The tutorial starts by showing you how to set up your Amazon AWS credentials and bucket on the Raspberry Pi, and how to host a simple webpage that can be accessed publicly. The second stage shows how to set up the RTL-SDR drivers and wxtoimg which is used to decode the images. Finally, the third stage shows how to create the automation scripts that automatically schedule a decode, and upload images to the AWS bucket.
Over on Reddit user merg_flerg has uploaded an imgur post that carefully details a step by step guide for building a double cross antenna. A double cross antenna is great for reception of satellites like NOAA and Meteor since it has a sky oriented radiation pattern with very few nulls. This means that it can receive satellite signals coming from the sky well. Alternative antennas for NOAA/Meteor include turnstiles and QFH antennas, although the double cross antenna seems to have the least nulls, meaning that the signal is less likely to fade in and out as the satellite moves across the sky.
merg_flerg’s design is also modified from the standard design slightly, allowing it to become easily disassembled and carried within a backpack. At the end of his tutorial he writes that he gets much better reception with his double cross antenna than he does with his QFH.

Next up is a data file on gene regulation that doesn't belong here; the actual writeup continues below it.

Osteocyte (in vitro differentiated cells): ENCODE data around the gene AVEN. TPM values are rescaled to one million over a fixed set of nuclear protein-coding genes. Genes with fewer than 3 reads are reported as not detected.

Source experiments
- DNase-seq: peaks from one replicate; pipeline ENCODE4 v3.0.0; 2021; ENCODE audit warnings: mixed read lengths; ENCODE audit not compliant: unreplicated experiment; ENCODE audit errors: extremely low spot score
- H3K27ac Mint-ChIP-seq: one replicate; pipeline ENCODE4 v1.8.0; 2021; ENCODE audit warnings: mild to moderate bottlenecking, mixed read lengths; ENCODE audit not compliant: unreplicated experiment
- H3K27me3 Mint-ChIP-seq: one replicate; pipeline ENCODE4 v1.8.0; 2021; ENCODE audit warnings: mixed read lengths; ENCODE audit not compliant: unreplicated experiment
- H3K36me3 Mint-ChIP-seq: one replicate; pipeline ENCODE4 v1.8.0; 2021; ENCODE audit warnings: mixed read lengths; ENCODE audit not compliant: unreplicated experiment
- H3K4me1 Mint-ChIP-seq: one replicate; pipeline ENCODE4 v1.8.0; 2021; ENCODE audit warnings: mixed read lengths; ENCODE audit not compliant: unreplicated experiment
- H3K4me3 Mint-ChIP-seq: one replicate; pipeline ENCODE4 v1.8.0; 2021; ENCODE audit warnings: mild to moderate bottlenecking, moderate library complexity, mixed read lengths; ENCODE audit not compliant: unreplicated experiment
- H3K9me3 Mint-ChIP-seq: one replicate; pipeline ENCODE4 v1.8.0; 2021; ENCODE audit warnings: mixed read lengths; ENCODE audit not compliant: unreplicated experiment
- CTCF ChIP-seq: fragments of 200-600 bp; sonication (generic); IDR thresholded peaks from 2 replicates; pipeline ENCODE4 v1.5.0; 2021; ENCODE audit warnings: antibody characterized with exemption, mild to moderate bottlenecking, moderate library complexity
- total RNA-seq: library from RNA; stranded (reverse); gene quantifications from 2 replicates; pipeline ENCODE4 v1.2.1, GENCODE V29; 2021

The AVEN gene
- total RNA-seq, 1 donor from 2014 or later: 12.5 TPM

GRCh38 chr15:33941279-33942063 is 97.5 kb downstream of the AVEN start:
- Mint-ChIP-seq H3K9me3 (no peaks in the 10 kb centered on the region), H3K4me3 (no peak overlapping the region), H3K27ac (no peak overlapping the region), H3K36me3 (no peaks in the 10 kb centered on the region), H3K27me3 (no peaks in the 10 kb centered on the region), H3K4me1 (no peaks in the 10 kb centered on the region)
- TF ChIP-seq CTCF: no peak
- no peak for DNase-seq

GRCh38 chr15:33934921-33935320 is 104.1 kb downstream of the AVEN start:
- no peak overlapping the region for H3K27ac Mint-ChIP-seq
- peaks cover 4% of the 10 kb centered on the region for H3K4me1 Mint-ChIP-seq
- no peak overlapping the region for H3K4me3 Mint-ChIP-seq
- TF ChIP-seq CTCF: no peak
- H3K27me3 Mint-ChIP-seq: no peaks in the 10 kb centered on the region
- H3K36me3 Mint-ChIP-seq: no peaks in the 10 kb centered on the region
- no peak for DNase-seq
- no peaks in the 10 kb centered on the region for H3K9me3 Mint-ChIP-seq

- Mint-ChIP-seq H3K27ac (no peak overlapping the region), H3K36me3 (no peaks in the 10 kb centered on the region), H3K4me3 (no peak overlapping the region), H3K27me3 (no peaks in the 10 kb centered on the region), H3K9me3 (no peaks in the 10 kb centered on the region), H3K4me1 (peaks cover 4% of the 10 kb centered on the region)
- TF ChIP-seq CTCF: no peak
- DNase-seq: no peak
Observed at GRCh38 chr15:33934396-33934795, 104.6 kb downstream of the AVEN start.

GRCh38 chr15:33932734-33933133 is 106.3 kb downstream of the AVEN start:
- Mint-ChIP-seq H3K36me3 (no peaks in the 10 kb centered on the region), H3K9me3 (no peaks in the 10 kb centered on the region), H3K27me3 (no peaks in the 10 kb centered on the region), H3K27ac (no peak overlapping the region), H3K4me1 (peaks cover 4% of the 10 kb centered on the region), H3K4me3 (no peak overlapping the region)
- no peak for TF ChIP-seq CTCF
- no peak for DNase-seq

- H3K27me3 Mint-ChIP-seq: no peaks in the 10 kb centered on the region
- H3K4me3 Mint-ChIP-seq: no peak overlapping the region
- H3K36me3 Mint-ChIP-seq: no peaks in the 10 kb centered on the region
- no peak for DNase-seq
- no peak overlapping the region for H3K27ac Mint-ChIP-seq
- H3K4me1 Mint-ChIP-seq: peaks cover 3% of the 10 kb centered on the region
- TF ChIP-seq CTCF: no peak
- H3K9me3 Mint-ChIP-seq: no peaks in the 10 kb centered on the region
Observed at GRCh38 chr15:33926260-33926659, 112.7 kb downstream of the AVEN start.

In the post he demonstrates the final constructed antenna decoding a NOAA APT weather satellite image with an RTL-SDR and the WXtoIMG software. See our tutorial for information on decoding NOAA weather satellite images.
Pete’s tutorial starts from a fresh install of Ubuntu and uses GQRX, GNU Radio Companion, WxtoIMG and the MeteorM2 decoding tools. He shows how to set up the audio piping within Linux, how to run the MeteorM2 LRPT Offline decoder Windows tool in Wine, a Linux Windows emulator and how to use WxtoIMG together with GQRX.
The NOAA and Meteor M2 weather satellites transmit images that they have taken of the earth. With an RTL-SDR and appropriate antenna you can receive these images. On this blog we have Windows tutorials on receiving NOAA and Meteor M2 satellites.